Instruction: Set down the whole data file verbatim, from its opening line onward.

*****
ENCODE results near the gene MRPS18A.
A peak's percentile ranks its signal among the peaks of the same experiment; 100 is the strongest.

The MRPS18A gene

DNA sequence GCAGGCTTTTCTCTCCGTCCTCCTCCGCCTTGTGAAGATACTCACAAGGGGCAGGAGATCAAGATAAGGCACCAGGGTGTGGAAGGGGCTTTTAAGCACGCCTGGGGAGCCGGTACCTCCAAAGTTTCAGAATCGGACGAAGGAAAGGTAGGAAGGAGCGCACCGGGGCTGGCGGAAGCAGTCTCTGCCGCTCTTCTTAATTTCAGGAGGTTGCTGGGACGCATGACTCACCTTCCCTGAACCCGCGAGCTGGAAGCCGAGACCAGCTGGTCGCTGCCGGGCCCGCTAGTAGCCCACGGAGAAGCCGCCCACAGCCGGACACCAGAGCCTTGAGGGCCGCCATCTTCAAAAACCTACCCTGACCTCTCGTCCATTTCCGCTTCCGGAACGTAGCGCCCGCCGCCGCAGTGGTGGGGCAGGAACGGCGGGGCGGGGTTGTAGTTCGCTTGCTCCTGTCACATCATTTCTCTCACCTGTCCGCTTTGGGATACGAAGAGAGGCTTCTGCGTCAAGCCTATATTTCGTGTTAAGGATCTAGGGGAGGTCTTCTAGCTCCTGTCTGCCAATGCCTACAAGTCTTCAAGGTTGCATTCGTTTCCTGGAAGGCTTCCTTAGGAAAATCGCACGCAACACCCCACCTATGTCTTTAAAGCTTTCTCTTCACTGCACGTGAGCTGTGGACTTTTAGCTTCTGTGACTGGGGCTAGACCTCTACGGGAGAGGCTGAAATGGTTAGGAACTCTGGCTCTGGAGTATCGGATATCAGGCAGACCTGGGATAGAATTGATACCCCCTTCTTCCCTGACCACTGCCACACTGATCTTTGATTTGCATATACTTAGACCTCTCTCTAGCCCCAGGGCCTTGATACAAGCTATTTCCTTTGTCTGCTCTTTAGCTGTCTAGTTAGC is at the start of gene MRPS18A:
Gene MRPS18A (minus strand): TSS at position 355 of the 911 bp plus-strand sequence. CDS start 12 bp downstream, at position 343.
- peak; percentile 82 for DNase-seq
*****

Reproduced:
ENCODE results near the gene MRPS18A.
A peak's percentile ranks its signal among the peaks of the same experiment; 100 is the strongest.

The MRPS18A gene

DNA sequence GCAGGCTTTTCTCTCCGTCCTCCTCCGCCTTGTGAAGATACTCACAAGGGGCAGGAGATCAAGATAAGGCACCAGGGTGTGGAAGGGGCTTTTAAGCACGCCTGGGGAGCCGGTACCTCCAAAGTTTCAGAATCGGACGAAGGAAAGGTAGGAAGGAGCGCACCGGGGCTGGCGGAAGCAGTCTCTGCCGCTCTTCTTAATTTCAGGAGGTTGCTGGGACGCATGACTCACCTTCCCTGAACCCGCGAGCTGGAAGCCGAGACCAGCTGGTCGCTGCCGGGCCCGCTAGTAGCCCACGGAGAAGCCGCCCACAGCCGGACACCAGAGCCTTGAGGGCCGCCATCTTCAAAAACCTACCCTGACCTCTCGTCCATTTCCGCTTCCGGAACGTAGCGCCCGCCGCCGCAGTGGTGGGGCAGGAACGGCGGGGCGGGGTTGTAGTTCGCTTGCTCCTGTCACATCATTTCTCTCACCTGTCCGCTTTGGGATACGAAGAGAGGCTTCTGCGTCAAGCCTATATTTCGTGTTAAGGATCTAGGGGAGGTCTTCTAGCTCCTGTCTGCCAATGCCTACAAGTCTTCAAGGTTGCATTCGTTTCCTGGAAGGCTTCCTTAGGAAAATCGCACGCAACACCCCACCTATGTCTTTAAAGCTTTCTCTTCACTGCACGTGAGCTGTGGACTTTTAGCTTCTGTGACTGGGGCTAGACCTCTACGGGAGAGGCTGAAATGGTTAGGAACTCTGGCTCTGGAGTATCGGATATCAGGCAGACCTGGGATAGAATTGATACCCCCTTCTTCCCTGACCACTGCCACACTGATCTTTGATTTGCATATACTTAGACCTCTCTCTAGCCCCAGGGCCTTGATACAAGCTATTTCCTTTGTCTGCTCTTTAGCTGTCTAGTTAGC is at the start of gene MRPS18A:
Gene MRPS18A (minus strand): TSS at position 355 of the 911 bp plus-strand sequence. CDS start 12 bp downstream, at position 343.
- peak; percentile 82 for DNase-seq